The SPL Review.
By Darth Fader
DPA Microphones — once known as Danish Pro Audio, a company that was created by two former Brüel & Kjær employees — has a long-standing and well-deserved reputation for manufacturing microphones of exceptional accuracy and build quality. Although the company’s flagship mics such as the 4006 TL and 4007 Reference Microphone might be priced out-of-range for mid-level applications, DPA’s Reference Standard 2000 Series of microphones brings that level of quality to a more manageable price point.
The Reference Standard 2000 Series includes a variety of capsules and preamplifiers including the MMC2006 omnidirectional capsule, MMC2011 cardioid capsule, and MMP-C compact preamp. Also available are the MMP-A preamp featuring low-frequency response extending down to 8 Hz, and the MMP-B preamp with switched low-cut and high-boost filters for use in distant-field recording.
These preamps can be used with all DPA 2000 and 4000 Series capsules which simply screw on to the preamp bodies. The model designation of the microphone indicates the component capsule and preamp.
For example, a MMC2006 capsule with MMP-A preamp is referred to as a 2006A. MSRP for a single 2006C or 2011C is $799 including a mic stand clip. Stereo pairs are available, supplied with a Pelican storage case for $1639. We received pairs of 2006Cs (MMC2006/MMP-C) and 2011Cs (MMC2011/MMP-C).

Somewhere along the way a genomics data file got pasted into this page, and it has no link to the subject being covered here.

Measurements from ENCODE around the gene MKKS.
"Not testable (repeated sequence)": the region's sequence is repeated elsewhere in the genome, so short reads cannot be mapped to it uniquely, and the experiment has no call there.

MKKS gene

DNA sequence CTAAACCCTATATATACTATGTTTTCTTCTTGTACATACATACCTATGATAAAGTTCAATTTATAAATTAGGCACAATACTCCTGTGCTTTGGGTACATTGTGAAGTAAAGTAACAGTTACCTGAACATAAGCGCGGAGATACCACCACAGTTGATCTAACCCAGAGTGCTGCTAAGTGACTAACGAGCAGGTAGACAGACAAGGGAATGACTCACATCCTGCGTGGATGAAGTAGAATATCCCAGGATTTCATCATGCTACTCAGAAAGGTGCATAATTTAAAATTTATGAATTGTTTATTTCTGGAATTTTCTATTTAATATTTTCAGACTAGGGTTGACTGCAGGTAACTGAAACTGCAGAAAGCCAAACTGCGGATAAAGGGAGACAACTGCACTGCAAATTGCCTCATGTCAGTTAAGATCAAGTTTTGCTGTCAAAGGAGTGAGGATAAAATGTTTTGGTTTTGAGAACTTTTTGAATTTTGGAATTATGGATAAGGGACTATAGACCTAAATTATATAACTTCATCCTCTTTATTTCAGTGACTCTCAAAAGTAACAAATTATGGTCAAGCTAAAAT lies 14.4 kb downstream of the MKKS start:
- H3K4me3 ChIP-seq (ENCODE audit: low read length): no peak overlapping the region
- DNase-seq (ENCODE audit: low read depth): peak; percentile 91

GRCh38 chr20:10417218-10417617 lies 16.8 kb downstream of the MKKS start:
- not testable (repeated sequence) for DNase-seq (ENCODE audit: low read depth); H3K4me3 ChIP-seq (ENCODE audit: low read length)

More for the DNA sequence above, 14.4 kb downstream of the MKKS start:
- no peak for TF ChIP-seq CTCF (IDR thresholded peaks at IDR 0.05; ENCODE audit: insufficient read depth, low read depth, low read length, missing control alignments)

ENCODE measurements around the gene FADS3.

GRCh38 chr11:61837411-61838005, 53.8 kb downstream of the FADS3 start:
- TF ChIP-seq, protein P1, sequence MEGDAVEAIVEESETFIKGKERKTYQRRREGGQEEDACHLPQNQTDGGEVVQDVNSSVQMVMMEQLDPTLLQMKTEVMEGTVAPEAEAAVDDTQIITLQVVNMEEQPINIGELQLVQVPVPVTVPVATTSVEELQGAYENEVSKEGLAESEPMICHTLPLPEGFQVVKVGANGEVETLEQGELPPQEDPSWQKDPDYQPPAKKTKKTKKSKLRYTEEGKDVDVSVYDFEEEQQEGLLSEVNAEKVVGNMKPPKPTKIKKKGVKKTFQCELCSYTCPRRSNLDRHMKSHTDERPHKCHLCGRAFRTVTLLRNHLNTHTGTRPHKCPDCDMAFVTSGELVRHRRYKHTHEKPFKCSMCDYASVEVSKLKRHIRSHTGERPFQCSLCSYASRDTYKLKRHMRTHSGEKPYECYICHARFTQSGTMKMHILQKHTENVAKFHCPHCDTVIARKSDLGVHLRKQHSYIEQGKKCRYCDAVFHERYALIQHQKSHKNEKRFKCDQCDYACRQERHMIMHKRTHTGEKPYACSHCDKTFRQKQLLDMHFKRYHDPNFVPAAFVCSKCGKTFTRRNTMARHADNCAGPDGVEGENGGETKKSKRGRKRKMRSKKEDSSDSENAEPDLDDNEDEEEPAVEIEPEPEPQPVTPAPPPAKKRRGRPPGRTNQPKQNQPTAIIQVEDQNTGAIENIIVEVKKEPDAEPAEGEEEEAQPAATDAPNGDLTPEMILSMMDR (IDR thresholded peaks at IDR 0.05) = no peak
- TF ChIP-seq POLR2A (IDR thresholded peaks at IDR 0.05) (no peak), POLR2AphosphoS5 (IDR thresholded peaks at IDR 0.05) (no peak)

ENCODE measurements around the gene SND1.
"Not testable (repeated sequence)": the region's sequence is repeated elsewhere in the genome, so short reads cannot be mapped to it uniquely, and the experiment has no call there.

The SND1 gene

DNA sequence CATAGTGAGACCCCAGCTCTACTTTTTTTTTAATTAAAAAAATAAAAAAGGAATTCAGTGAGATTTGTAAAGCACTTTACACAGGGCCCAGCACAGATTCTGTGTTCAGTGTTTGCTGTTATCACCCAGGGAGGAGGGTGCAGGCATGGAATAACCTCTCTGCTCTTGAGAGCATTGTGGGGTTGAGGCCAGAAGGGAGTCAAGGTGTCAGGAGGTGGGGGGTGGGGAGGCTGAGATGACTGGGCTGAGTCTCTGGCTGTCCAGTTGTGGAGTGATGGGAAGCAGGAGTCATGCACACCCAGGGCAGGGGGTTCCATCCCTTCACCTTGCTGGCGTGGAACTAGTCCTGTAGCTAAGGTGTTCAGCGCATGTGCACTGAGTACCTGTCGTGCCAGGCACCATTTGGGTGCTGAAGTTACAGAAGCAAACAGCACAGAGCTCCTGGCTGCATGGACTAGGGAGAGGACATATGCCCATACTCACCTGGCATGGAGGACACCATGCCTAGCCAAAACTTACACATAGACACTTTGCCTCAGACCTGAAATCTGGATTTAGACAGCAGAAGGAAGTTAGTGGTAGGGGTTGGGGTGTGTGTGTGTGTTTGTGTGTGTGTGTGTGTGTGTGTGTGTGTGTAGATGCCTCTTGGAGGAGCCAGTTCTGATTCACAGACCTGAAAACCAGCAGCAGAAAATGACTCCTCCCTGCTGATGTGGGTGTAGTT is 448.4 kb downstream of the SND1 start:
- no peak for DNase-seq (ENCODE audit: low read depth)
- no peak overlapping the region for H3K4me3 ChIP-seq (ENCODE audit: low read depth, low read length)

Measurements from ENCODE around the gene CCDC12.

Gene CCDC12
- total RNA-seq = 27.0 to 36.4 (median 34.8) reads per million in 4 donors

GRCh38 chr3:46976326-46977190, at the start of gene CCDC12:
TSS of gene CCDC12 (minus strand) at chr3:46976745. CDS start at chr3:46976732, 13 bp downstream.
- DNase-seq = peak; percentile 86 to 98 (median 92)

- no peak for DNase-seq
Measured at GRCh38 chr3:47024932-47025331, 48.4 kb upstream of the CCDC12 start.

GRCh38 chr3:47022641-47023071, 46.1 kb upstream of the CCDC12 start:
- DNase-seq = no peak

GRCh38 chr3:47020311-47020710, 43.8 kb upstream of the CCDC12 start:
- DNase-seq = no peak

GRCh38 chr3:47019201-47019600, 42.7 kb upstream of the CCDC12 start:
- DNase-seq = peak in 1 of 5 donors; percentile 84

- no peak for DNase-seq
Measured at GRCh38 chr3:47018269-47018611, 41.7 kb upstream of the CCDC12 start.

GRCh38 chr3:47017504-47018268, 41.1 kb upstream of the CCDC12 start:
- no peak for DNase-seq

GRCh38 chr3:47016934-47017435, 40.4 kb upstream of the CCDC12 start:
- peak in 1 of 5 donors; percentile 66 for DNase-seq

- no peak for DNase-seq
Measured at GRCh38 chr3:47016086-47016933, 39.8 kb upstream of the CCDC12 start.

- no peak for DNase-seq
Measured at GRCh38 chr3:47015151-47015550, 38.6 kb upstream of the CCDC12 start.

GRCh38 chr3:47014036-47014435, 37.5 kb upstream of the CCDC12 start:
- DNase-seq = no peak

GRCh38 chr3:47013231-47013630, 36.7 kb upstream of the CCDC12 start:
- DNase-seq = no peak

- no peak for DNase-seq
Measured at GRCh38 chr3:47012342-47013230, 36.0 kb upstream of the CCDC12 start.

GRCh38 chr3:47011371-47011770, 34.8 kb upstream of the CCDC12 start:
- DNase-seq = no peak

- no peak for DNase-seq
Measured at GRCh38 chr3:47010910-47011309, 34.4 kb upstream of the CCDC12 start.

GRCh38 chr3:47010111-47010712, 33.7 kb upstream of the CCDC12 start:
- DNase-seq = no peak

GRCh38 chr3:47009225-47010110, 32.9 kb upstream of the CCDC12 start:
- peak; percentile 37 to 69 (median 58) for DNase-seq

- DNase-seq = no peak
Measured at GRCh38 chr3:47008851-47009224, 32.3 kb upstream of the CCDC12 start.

We’re Having Twins!
The 2006 and 2011 capsules employ DPA’s Twin Diaphragm technology in which two small capsules facing opposite directions are combined into one dual-diaphragm transducer. Small diaphragms tend to have better transient response and a wider frequency range at the expense of low output.
Conversely, a large diaphragm may produce higher output (and therefore less noise) at the expense of transient response and frequency bandwidth. DPA’s design combines advantages of both design approaches.